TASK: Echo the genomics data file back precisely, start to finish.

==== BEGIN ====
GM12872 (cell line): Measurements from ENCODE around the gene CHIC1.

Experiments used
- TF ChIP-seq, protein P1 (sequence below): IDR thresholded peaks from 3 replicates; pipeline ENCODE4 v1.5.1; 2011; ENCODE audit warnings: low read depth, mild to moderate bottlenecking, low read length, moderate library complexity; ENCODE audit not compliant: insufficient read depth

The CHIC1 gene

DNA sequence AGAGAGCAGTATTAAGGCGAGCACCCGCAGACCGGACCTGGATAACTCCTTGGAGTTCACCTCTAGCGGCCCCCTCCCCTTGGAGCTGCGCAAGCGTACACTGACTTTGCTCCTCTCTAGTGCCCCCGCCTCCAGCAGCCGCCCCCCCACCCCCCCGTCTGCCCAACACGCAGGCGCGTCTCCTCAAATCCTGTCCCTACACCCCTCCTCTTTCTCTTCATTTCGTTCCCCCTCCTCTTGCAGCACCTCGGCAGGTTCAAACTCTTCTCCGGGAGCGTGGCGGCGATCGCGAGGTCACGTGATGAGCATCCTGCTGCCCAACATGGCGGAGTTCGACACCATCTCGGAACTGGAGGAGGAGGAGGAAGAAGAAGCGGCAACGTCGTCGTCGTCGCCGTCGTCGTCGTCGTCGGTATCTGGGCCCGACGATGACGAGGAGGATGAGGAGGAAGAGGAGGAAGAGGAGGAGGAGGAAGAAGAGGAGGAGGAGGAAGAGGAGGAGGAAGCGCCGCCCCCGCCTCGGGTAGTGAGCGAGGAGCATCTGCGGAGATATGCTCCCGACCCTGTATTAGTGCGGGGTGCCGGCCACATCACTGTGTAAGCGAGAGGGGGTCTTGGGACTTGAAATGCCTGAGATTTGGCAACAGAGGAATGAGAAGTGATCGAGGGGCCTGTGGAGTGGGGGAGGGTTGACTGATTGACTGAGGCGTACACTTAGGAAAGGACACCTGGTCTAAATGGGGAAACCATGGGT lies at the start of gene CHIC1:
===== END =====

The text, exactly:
GM12872 (cell line): Measurements from ENCODE around the gene CHIC1.

Experiments used
- TF ChIP-seq, protein P1 (sequence below): IDR thresholded peaks from 3 replicates; pipeline ENCODE4 v1.5.1; 2011; ENCODE audit warnings: low read depth, mild to moderate bottlenecking, low read length, moderate library complexity; ENCODE audit not compliant: insufficient read depth

The CHIC1 gene

DNA sequence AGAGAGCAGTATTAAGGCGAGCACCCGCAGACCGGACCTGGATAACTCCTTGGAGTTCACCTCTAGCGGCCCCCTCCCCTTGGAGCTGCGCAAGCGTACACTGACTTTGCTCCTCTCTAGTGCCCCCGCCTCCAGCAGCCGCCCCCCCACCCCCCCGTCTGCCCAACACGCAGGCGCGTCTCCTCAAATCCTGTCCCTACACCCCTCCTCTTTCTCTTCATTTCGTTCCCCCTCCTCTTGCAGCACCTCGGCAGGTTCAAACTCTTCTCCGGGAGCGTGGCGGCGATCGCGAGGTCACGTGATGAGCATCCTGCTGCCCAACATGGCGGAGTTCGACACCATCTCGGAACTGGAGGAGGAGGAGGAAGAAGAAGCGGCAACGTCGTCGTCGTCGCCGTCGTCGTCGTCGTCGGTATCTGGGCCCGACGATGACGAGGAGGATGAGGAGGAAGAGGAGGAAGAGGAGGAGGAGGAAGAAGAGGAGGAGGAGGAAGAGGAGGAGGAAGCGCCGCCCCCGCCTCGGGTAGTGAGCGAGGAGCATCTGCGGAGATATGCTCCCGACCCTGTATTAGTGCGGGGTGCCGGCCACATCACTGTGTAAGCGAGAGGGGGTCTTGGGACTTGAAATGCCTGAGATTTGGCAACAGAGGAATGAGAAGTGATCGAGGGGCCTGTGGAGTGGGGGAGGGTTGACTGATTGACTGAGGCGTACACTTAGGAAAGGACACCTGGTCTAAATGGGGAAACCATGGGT lies at the start of gene CHIC1: